The European Union head office is opting not to sanction two of its biggest economies just yet for missing public finance targets and instead will give France and Italy until the spring to come up with better plans to cut their debts and deficits. Paris and Rome have been accused of being too profligate in their budgetary spending projects at a time when the EU and the 18-country eurozone have been advocating strict austerity as the best way to get their public finances into shape. "We will decide in early March whether any further steps are necessary," said EU Economic and Financial Affairs Commissioner Pierre Moscovici. France could have faced a hefty fine while Italy would have been forced into further budget changes and closer supervision from Brussels if the Commission had acted immediately. The Commission insisted the extension would not allow laggard countries to get away with wayward spending and that they had to push through changes. "All possibilities, all procedures are open" when the EU makes its assessment in March, Moscovici said.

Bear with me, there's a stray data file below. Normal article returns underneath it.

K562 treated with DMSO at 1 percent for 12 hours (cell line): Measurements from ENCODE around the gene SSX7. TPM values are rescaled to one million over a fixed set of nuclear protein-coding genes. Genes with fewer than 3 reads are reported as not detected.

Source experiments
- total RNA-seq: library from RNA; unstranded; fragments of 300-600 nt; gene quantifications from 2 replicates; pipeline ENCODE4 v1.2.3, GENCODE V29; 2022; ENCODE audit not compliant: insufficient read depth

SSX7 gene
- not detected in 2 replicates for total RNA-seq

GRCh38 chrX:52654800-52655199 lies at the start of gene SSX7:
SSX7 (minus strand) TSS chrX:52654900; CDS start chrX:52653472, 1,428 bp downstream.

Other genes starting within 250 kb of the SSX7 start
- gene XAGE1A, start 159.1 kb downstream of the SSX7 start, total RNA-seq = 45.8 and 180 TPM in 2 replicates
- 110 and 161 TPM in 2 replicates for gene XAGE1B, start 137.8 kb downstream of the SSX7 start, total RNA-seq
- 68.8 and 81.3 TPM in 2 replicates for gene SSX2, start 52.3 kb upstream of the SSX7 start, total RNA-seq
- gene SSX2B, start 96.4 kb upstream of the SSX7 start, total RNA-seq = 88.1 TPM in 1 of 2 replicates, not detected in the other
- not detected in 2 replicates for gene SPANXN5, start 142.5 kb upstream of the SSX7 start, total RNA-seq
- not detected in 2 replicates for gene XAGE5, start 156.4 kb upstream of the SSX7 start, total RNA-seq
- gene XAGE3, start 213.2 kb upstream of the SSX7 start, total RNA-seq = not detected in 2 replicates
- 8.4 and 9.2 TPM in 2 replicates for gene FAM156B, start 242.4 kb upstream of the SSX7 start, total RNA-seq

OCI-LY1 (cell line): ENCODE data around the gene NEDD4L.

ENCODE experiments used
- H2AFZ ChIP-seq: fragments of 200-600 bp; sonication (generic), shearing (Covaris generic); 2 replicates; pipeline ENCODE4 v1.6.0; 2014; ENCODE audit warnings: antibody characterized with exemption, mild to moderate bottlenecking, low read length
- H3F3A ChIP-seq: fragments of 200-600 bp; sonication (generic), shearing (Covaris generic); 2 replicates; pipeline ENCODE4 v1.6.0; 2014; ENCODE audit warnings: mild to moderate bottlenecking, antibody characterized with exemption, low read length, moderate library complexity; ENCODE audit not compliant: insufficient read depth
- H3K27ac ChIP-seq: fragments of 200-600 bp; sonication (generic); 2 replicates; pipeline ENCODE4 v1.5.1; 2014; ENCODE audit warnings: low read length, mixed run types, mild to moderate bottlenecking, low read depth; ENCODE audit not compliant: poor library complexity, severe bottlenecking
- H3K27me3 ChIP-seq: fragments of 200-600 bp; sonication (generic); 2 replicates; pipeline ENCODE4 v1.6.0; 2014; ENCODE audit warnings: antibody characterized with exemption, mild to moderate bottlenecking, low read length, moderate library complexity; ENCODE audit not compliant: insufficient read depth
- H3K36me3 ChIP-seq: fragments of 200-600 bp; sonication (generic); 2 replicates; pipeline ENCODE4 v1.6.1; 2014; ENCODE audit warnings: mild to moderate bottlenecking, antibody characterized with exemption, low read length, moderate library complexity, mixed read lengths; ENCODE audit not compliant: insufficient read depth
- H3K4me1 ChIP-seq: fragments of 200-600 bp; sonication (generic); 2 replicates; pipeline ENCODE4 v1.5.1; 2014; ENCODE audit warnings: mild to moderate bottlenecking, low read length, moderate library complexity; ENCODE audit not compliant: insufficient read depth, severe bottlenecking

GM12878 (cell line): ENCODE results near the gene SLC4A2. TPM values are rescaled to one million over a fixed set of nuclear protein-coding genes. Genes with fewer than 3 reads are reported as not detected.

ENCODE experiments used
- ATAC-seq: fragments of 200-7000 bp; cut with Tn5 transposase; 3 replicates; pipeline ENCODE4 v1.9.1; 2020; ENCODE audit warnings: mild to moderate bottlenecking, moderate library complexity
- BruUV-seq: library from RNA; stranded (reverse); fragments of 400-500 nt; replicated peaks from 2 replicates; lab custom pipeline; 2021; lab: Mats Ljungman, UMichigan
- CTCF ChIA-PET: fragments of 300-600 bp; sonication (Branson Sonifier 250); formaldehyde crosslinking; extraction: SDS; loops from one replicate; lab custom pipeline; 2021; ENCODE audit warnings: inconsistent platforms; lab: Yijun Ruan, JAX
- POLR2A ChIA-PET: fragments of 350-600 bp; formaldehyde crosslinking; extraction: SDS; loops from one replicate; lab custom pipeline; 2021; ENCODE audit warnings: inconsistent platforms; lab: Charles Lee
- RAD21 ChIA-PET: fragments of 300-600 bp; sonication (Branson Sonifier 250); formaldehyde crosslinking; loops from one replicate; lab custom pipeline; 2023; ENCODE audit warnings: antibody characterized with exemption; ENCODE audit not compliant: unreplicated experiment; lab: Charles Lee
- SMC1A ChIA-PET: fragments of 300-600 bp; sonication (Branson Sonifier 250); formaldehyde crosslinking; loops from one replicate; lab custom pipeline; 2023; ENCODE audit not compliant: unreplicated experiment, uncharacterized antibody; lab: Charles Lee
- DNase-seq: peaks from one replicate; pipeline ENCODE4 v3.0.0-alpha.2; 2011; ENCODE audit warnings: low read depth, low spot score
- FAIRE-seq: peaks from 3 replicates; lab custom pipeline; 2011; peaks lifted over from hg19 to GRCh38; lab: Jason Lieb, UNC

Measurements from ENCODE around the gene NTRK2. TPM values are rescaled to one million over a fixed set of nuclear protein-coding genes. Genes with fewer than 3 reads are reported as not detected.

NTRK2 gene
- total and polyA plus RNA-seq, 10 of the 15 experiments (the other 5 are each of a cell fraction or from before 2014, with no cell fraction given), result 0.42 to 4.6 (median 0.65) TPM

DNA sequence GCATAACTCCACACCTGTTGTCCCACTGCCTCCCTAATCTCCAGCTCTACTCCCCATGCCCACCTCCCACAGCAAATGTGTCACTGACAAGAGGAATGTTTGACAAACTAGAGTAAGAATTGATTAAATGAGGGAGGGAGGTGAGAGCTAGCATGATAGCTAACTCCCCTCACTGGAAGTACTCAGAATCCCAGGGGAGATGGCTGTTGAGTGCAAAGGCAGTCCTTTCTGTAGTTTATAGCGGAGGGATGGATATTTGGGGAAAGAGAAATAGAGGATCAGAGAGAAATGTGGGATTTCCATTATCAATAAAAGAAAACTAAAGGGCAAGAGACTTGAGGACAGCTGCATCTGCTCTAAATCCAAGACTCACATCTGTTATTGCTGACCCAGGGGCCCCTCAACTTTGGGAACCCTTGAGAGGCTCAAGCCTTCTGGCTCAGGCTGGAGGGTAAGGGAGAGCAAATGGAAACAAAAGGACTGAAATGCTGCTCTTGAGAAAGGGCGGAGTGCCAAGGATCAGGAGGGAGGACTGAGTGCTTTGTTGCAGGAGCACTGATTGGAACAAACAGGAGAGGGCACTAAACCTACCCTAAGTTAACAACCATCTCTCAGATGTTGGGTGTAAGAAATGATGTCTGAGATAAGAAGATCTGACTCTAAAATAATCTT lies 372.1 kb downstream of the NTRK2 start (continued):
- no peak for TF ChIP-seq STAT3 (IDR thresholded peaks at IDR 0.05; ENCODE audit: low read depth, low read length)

Since eurozone nations are tied through their currency there is a need for overall controls since wayward economic policies in one nation could pull the whole currency zone down. Beyond France and Italy, the Commission also has serious criticism of Belgium's budget plans. The speed with which countries should bring their budget deficits down is a matter of debate in Europe. Some policymakers think spending shouldn't be cut too quickly in order to not hurt growth. Even Germany, Europe's largest economy, came in for criticism as it was deemed too hesitant in boosting public spending despite favorable financial circumstances. If only countries like France and Italy had such options. Emblematic of the difficulties it faces, Italy on Friday reported that unemployment rose to a record high of 13.2 percent in October, up 0.3 percentage points from the previous month. Though the Italian budget will respect the EU deficit limit of 3 percent of GDP, its overall debt is extremely high and Rome has said it will delay balancing the budget until 2017. France has a 21 billion-euro ($33 billion) cost-cutting plan for next year and announced an extra 3.6 billion euros on Monday to appease the EU head office. Even then, the country is expected to see a deficit of 4.3 percent of GDP next year. The EU head office is under heavy pressure to enforce the rules, especially when two of the larger euro economies threaten to flout them. Working with a strict austerity template, it wants to keep member states from building up huge debts of the kind that plunged the region into a crisis five years ago.